Garda Commissioner Nóirín O’Sullivan has ordered an examination into the shredding of “personal papers” by her predecessor Martin Callinan and his missing mobile SIM card.
The probe follows a formal complaint to the commissioner by Renua leader Lucinda Creighton TD on foot of the publication of the Fennelly report last week.
In her letter, sent last Friday, Ms Creighton expressed “deep concern” that the legality of Mr Callinan’s conduct be examined.
Ms Creighton requested Ms O’Sullivan to ensure that the findings of Justice Fennelly “are investigated and that any potential wrongdoing... is identified and prosecuted as appropriate”.
She claimed: “It is difficult to accept that the failure of Mr Callinan to preserve his personal papers and SIM card represented anything other than a deliberate, conscious, and calculated attempt to conceal and obfuscate the circumstances of his departure from office.”
There is no such finding or comment in the Fennelly report.
The examination will only be escalated to a criminal investigation if there is a suspicion that laws may have been broken.
It is thought the examination will come under the ‘policy and governance’ review of Fennelly, which was announced last week by Ms O’Sullivan and is being conducted by assistant commissioner Donall O’Cualain.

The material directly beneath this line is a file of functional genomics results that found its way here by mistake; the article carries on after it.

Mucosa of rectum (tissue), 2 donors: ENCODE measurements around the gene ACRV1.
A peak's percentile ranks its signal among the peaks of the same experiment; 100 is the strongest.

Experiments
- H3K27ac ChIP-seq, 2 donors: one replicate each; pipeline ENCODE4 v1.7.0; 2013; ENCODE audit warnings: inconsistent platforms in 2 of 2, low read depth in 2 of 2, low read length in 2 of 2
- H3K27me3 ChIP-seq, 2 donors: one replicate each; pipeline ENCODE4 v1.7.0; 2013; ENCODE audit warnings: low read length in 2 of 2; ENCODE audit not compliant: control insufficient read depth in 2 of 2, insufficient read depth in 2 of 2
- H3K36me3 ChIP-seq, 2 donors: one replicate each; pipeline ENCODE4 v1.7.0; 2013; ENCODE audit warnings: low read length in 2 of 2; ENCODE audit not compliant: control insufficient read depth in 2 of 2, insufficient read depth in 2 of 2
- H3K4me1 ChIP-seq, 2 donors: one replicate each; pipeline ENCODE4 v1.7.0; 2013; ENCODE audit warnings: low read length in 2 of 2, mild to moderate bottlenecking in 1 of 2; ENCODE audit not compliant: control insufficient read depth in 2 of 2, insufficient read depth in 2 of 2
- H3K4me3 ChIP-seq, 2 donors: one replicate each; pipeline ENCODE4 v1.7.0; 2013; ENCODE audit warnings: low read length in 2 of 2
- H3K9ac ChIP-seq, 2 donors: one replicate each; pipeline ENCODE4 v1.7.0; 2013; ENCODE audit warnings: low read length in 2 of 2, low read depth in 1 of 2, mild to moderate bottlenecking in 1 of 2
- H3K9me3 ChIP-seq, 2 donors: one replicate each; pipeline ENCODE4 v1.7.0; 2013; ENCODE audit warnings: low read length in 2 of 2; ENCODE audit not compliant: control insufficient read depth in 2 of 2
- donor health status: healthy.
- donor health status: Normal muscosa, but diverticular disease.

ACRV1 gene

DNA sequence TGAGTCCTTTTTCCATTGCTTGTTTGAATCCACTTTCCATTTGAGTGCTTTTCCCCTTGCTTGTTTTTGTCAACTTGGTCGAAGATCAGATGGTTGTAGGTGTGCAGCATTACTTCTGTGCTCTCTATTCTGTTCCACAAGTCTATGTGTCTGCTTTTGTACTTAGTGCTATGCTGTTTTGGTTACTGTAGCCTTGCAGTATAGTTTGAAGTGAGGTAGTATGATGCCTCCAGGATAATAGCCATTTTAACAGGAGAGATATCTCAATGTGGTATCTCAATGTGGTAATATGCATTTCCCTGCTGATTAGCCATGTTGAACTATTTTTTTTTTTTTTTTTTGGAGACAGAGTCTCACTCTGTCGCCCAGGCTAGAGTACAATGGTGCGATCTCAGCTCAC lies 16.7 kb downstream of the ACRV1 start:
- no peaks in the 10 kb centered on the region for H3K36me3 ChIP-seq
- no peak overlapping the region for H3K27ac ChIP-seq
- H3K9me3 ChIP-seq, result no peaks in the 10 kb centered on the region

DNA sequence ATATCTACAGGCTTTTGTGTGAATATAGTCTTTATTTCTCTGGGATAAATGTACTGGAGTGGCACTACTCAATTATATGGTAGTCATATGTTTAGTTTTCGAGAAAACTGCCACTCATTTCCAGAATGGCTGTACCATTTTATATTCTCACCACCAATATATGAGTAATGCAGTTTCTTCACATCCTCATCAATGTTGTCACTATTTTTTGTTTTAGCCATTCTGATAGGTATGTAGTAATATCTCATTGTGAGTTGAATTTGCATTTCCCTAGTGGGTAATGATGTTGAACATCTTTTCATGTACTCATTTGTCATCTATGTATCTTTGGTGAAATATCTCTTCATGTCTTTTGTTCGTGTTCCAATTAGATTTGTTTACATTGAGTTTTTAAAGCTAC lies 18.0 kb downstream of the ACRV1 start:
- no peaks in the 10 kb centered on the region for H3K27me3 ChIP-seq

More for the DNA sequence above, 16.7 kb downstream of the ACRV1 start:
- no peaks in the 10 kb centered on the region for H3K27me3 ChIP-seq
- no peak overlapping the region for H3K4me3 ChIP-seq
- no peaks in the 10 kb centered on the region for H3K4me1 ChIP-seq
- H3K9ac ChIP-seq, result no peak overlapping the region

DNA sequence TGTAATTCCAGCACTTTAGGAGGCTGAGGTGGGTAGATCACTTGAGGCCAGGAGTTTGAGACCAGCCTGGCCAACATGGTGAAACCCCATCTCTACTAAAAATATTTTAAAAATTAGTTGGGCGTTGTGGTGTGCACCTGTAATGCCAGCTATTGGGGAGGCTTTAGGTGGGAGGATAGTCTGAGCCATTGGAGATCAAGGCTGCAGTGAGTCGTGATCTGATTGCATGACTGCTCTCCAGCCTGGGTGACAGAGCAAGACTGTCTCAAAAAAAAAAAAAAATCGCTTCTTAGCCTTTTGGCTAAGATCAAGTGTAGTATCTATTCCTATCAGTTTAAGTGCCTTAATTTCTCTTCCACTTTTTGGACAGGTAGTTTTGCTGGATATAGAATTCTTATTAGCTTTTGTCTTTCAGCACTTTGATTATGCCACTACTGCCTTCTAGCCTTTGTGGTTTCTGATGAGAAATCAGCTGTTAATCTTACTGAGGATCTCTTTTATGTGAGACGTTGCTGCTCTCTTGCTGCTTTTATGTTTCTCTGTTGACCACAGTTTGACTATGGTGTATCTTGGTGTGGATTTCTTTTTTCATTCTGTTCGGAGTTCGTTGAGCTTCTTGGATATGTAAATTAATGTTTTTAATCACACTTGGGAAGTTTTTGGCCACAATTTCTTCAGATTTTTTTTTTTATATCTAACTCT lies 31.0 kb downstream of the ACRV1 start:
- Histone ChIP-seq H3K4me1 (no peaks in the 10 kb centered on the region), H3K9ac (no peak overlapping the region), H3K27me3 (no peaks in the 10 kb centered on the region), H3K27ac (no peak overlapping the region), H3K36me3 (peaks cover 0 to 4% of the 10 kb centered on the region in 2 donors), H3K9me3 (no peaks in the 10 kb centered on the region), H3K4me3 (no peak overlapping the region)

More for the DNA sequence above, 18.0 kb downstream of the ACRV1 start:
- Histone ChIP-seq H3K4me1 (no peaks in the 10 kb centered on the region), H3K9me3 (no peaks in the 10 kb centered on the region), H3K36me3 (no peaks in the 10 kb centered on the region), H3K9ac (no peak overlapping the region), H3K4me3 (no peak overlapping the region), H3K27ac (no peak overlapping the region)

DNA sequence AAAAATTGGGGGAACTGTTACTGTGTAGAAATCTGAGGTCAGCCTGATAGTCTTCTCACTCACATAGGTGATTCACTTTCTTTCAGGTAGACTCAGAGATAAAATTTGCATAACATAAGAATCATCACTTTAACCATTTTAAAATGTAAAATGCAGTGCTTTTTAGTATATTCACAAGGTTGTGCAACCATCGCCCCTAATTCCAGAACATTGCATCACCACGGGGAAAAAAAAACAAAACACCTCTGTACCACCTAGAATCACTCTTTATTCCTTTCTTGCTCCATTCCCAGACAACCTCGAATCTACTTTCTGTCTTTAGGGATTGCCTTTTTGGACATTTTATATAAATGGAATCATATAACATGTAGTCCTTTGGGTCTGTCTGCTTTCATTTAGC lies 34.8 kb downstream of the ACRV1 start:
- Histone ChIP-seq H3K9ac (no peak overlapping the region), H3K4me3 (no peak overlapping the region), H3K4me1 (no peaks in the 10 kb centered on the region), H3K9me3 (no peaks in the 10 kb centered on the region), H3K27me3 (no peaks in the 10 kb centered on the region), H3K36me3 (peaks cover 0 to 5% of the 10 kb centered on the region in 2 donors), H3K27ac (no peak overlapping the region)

According to the Fennelly report, assistant commissioner Jack Nolan said that, on March 25, 2014, Mr Callinan asked a superintendent to dispose of eight to ten bags full of “personal papers”.
The contents were shredded. It is not clear if Mr Callinan’s 2013 diary— which was sought by the commission — was included.
Justice Fennelly also sought Mr Callinan’s mobile phone, noting that “almost all communication” with the Department of Justice was through texts.
Mr Nolan said the phone was returned, but the SIM card had been removed and, he believed, destroyed.
Fennelly asked Mr Nolan how come the SIM was destroyed, who authorised this, and Garda policy on such matters.
Mr Nolan said the SIM was not destroyed, but was not returned by Mr Callinan and had been cancelled remotely on May 30, 2014.
Fennelly said he could “only speculate” as to whether any information of value was “lost because of these actions”.
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